Cruciferous vegetable intake is inversely associated with lung cancer risk among smokers: a case-control study
Li Tang, Gary R Zirpoli, Vijayvel Jayaprakash, Mary E Reid, Susan E McCann, Chukwumere E Nwogu, Yuesheng Zhang, Christine B Ambrosone, Kirsten B Moysich
BMC Cancer , 2010, DOI: 10.1186/1471-2407-10-162
Abstract: We conducted a hospital-based case-control study with lung cancer cases and controls matched on smoking status, and further adjusted for smoking status, duration, and intensity in the multivariate models. A total of 948 cases and 1743 controls were included in the analysis.Inverse linear trends were observed between intake of fruits, total vegetables, and cruciferous vegetables and risk of lung cancer (ORs ranged from 0.53-0.70, with P for trend < 0.05). Interestingly, significant associations were observed for intake of fruits and total vegetables with lung cancer among never smokers. Conversely, significant inverse associations with cruciferous vegetable intake were observed primarily among smokers, in particular former smokers, although significant interactions were not detected between smoking and intake of any food group. Of four lung cancer histological subtypes, significant inverse associations were observed primarily among patients with squamous or small cell carcinoma - the two subtypes more strongly associated with heavy smoking.Our findings are consistent with the smoking-related carcinogen-modulating effect of isothiocyanates, a group of phytochemicals uniquely present in cruciferous vegetables. Our data support consumption of a diet rich in cruciferous vegetables may reduce the risk of lung cancer among smokers.Lung cancer is the second most common cancer, and represents the leading cause of cancer death in both men and women. An estimated 29% of all cancer deaths in 2008 in the United States was expected from lung cancer [1]. Due to the poor survival rate, prevention has been the primary focus in fighting lung cancer. Cigarette smoking is the leading risk factor for lung cancer, contributing to 80-90% of lung cancer cases [2]. The primary public strategy to prevent lung cancer is to prevent initiation and promote cessation of smoking. In addition, certain dietary components may also be able to contribute to the prevention or delay of lung cancer among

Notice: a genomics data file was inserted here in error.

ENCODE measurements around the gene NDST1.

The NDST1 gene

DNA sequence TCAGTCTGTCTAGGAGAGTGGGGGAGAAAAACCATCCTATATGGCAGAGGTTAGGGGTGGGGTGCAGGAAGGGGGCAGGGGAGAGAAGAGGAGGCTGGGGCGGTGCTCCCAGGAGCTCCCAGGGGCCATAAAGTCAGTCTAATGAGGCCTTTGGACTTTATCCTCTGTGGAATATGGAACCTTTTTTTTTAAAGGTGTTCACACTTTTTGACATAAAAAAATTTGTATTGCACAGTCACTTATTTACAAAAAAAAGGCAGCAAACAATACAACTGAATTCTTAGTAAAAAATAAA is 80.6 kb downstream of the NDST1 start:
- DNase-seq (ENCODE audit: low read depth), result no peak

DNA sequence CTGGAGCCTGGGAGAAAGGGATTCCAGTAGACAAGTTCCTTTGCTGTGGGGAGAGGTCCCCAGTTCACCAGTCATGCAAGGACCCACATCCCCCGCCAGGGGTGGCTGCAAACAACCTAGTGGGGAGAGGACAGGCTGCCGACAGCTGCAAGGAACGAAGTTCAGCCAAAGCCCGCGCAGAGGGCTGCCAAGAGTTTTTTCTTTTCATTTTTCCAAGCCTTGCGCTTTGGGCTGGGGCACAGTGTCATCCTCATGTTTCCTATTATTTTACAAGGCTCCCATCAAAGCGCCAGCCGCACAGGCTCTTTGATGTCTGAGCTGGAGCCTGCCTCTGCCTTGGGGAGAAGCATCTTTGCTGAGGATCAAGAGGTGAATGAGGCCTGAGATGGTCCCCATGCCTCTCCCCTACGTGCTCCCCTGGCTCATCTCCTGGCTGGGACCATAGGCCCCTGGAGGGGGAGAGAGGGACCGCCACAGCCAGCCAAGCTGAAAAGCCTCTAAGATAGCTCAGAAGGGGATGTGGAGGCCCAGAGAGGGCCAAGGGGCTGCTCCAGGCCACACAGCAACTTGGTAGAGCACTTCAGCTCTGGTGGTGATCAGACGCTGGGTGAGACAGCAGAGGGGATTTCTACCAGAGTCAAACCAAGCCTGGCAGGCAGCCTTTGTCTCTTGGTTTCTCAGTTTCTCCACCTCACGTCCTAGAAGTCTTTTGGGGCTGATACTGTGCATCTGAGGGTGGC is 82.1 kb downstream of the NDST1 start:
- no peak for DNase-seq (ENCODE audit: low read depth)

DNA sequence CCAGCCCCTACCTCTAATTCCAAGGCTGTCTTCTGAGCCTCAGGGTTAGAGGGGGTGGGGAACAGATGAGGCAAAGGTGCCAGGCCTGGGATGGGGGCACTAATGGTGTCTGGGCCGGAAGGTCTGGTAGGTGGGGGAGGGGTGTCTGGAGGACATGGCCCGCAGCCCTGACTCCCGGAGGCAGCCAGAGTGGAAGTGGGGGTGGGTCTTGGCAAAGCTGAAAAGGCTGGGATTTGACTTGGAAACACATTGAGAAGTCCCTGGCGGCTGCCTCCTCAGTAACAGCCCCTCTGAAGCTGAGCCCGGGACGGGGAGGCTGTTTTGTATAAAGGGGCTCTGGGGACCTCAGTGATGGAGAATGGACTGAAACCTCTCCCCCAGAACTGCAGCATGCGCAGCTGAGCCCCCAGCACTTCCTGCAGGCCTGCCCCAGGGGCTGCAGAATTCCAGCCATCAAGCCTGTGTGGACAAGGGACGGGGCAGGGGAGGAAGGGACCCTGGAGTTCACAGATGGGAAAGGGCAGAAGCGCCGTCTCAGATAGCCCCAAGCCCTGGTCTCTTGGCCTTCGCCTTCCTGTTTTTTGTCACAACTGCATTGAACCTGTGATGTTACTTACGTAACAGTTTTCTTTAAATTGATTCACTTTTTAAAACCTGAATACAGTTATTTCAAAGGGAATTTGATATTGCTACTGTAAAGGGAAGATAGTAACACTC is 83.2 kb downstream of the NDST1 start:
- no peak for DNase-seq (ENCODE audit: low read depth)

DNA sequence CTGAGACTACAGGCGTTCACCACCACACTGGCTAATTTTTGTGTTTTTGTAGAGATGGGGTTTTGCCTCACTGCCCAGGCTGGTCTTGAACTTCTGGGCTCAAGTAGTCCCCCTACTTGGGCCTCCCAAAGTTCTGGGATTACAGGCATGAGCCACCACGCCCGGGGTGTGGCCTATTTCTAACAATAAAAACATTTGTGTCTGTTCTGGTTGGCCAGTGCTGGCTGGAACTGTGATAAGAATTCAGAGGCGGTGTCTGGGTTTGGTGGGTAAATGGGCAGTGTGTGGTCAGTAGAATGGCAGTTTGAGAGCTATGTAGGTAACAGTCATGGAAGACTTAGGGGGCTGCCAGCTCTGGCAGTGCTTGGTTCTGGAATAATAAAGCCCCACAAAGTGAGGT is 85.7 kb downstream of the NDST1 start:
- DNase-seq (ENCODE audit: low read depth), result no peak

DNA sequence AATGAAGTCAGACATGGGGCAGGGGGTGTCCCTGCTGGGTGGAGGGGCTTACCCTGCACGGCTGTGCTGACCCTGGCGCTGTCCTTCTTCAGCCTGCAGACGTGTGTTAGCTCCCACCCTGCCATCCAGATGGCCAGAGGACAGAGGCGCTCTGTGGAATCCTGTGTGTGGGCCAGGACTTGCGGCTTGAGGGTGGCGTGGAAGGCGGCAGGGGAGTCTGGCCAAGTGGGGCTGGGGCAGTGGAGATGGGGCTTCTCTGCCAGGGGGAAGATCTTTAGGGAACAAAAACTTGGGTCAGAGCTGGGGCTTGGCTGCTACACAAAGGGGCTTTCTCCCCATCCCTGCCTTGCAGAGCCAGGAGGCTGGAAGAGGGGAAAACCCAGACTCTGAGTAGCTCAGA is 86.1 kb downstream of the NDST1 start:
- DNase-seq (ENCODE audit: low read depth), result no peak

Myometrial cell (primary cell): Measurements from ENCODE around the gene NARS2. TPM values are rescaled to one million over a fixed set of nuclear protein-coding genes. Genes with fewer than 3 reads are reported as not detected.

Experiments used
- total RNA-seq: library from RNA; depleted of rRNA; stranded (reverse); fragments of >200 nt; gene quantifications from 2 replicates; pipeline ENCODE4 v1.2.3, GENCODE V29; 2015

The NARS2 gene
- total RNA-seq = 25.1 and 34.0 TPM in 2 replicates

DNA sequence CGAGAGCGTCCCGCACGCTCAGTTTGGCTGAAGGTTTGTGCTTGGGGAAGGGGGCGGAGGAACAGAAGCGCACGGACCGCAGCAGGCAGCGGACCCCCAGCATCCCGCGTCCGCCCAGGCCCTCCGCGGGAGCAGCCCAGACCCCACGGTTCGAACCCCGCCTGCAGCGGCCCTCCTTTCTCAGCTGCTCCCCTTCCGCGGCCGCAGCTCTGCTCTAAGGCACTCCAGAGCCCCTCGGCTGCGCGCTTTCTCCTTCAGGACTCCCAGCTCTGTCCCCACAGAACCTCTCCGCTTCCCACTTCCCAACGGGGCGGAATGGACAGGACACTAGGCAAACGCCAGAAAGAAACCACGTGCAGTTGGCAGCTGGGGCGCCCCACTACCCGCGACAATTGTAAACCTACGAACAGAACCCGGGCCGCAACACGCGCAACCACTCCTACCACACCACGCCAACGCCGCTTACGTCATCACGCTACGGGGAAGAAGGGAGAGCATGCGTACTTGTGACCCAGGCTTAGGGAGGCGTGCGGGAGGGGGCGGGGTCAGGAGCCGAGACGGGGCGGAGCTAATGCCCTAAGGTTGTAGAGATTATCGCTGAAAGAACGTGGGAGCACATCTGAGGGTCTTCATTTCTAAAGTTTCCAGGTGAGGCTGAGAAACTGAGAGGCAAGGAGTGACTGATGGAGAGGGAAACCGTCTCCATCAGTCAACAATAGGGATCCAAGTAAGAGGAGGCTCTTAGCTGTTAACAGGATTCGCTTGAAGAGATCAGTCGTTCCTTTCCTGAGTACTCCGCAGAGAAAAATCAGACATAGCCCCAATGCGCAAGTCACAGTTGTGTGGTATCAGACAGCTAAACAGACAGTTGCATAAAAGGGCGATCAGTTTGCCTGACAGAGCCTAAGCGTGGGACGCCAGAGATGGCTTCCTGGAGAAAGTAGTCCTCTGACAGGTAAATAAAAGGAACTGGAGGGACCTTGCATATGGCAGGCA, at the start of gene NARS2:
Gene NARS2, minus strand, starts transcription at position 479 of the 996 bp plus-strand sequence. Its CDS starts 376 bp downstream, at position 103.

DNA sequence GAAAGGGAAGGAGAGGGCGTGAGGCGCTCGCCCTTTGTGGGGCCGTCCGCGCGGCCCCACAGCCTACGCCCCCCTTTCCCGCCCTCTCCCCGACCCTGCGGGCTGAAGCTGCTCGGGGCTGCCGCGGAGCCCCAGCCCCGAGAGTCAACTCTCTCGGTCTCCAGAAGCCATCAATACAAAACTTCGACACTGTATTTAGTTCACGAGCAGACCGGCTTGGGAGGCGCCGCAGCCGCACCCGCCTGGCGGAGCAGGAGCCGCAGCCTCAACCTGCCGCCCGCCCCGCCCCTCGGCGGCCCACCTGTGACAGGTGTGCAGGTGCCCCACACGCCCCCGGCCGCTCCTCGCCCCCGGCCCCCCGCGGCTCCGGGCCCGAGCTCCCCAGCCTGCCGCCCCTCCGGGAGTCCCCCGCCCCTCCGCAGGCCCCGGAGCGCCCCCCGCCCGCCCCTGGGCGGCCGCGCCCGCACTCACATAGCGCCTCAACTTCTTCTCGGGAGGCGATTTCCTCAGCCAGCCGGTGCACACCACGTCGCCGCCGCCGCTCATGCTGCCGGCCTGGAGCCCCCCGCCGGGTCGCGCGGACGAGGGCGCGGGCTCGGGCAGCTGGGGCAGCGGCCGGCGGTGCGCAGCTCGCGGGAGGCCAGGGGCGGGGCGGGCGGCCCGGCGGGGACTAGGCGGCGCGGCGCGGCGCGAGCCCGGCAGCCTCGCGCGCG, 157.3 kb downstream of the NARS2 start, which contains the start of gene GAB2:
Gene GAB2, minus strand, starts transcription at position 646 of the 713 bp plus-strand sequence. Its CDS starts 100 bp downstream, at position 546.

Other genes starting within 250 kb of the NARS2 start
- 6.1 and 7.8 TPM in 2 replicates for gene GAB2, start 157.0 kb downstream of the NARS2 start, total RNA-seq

CYP17 genetic polymorphism, breast cancer, and breast cancer risk factors
Christine B Ambrosone, Kirsten B Moysich, Helena Furberg, Jo L Freudenheim, Elise D Bowman, Sabrina Ahmed, Saxon Graham, John E Vena, Peter G Shields
Breast Cancer Research , 2002, DOI: 10.1186/bcr570
Abstract: Questionnaire and genotyping data were obtained from a population-based, case–control study of premenopausal (n = 182) and postmenopausal (n = 214) European-American Caucasian women in western New York. Cases and controls were frequency matched by age and by county of residence. Odds ratios and 95% confidence intervals were used to estimate relative risks.The CYP17 genotype was not associated with breast cancer risk; however, controls with the A2/A2 genotype (associated with higher estrogens) had earlier menarche and earlier first full-term pregnancy. Premenopausal women with A1/A1 genotypes, but not with A2 alleles, were at significantly decreased risk with late age at menarche (odds ratio = 0.37, 95% confidence interval = 0.14–0.99), and at increased risk with late age at first full-term pregnancy (odds ratio = 4.30, 95% confidence interval = 1.46–12.67) and with use of oral contraceptives (odds ratio = 3.24, 95% confidence interval = 1.08–9.73). Associations were weaker among postmenopausal women.These results suggest that the effects of factors that may alter breast cancer risk through a hormonal mechanism may be less important among premenopausal women with putative higher lifetime exposures to circulating estrogens related to the CYP17 A2 allele.A number of studies have evaluated possible associations between a polymorphism in the cytochrome P450c17α (CYP17) gene and breast cancer risk [1-16]. Cytochrome P450c17α functions at key branch points in human steroidogenesis, catalyzing the ovarian and adrenal biosynthesis pathways for androstenedione, the immediate precursor of testosterone [17]. Three polymorphisms have been described in this gene: a C → T transition at nucleotide 5471 in intron 6 [18], a G → A transition at nucleotide 47 in the 5'-untranslated region promoter [19], and a thymidine substitution for cytosine at nucleotide 27 in the 5'-untranslated region promoter that creates a MspAI recognition site [20].The MspAI polymorphism gives rise to three g
The Chernobyl childhood leukemia study: background & lessons learned
Martin C Mahoney, Kirsten B Moysich, Philip L McCarthy, Richard C McDonald, Valery F Stepanenko, Robert W Day, Arthur M Michalek
Environmental Health , 2004, DOI: 10.1186/1476-069x-3-12